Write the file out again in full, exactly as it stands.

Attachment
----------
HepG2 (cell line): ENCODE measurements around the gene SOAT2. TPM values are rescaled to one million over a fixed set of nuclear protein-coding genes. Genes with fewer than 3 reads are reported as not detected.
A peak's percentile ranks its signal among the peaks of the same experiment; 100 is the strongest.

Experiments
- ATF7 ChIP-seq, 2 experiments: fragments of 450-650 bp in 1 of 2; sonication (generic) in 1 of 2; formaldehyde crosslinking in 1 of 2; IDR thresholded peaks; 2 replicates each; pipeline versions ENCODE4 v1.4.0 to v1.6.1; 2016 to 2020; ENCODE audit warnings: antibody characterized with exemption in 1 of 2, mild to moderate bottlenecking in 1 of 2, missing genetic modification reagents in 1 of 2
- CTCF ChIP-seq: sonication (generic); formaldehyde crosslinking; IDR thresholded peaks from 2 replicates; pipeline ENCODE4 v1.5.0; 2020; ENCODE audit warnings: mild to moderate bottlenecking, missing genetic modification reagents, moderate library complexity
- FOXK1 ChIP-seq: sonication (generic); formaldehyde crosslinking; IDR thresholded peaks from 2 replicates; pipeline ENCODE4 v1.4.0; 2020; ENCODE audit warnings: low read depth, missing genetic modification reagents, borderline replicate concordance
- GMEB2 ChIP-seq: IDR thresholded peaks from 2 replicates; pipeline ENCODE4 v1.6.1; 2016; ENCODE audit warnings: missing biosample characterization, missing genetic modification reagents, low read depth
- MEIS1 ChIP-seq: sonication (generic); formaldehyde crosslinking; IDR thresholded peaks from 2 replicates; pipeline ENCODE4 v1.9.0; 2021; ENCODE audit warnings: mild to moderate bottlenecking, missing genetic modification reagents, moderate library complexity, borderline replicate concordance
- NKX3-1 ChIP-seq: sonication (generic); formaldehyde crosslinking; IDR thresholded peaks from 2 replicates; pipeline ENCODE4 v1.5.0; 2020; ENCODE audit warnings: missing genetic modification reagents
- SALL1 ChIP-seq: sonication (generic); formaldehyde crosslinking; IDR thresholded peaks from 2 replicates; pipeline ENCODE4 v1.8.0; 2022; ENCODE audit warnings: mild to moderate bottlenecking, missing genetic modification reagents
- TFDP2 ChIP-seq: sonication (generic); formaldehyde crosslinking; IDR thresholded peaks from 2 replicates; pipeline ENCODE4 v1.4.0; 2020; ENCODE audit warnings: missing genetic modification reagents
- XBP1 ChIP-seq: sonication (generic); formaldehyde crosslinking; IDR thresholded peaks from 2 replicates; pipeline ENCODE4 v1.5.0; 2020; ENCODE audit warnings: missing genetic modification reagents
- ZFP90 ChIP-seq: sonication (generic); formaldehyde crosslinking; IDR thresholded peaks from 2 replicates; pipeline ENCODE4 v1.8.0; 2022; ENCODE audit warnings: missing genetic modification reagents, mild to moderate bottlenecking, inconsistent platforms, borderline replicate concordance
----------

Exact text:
HepG2 (cell line): ENCODE measurements around the gene SOAT2. TPM values are rescaled to one million over a fixed set of nuclear protein-coding genes. Genes with fewer than 3 reads are reported as not detected.
A peak's percentile ranks its signal among the peaks of the same experiment; 100 is the strongest.

Experiments
- ATF7 ChIP-seq, 2 experiments: fragments of 450-650 bp in 1 of 2; sonication (generic) in 1 of 2; formaldehyde crosslinking in 1 of 2; IDR thresholded peaks; 2 replicates each; pipeline versions ENCODE4 v1.4.0 to v1.6.1; 2016 to 2020; ENCODE audit warnings: antibody characterized with exemption in 1 of 2, mild to moderate bottlenecking in 1 of 2, missing genetic modification reagents in 1 of 2
- CTCF ChIP-seq: sonication (generic); formaldehyde crosslinking; IDR thresholded peaks from 2 replicates; pipeline ENCODE4 v1.5.0; 2020; ENCODE audit warnings: mild to moderate bottlenecking, missing genetic modification reagents, moderate library complexity
- FOXK1 ChIP-seq: sonication (generic); formaldehyde crosslinking; IDR thresholded peaks from 2 replicates; pipeline ENCODE4 v1.4.0; 2020; ENCODE audit warnings: low read depth, missing genetic modification reagents, borderline replicate concordance
- GMEB2 ChIP-seq: IDR thresholded peaks from 2 replicates; pipeline ENCODE4 v1.6.1; 2016; ENCODE audit warnings: missing biosample characterization, missing genetic modification reagents, low read depth
- MEIS1 ChIP-seq: sonication (generic); formaldehyde crosslinking; IDR thresholded peaks from 2 replicates; pipeline ENCODE4 v1.9.0; 2021; ENCODE audit warnings: mild to moderate bottlenecking, missing genetic modification reagents, moderate library complexity, borderline replicate concordance
- NKX3-1 ChIP-seq: sonication (generic); formaldehyde crosslinking; IDR thresholded peaks from 2 replicates; pipeline ENCODE4 v1.5.0; 2020; ENCODE audit warnings: missing genetic modification reagents
- SALL1 ChIP-seq: sonication (generic); formaldehyde crosslinking; IDR thresholded peaks from 2 replicates; pipeline ENCODE4 v1.8.0; 2022; ENCODE audit warnings: mild to moderate bottlenecking, missing genetic modification reagents
- TFDP2 ChIP-seq: sonication (generic); formaldehyde crosslinking; IDR thresholded peaks from 2 replicates; pipeline ENCODE4 v1.4.0; 2020; ENCODE audit warnings: missing genetic modification reagents
- XBP1 ChIP-seq: sonication (generic); formaldehyde crosslinking; IDR thresholded peaks from 2 replicates; pipeline ENCODE4 v1.5.0; 2020; ENCODE audit warnings: missing genetic modification reagents
- ZFP90 ChIP-seq: sonication (generic); formaldehyde crosslinking; IDR thresholded peaks from 2 replicates; pipeline ENCODE4 v1.8.0; 2022; ENCODE audit warnings: missing genetic modification reagents, mild to moderate bottlenecking, inconsistent platforms, borderline replicate concordance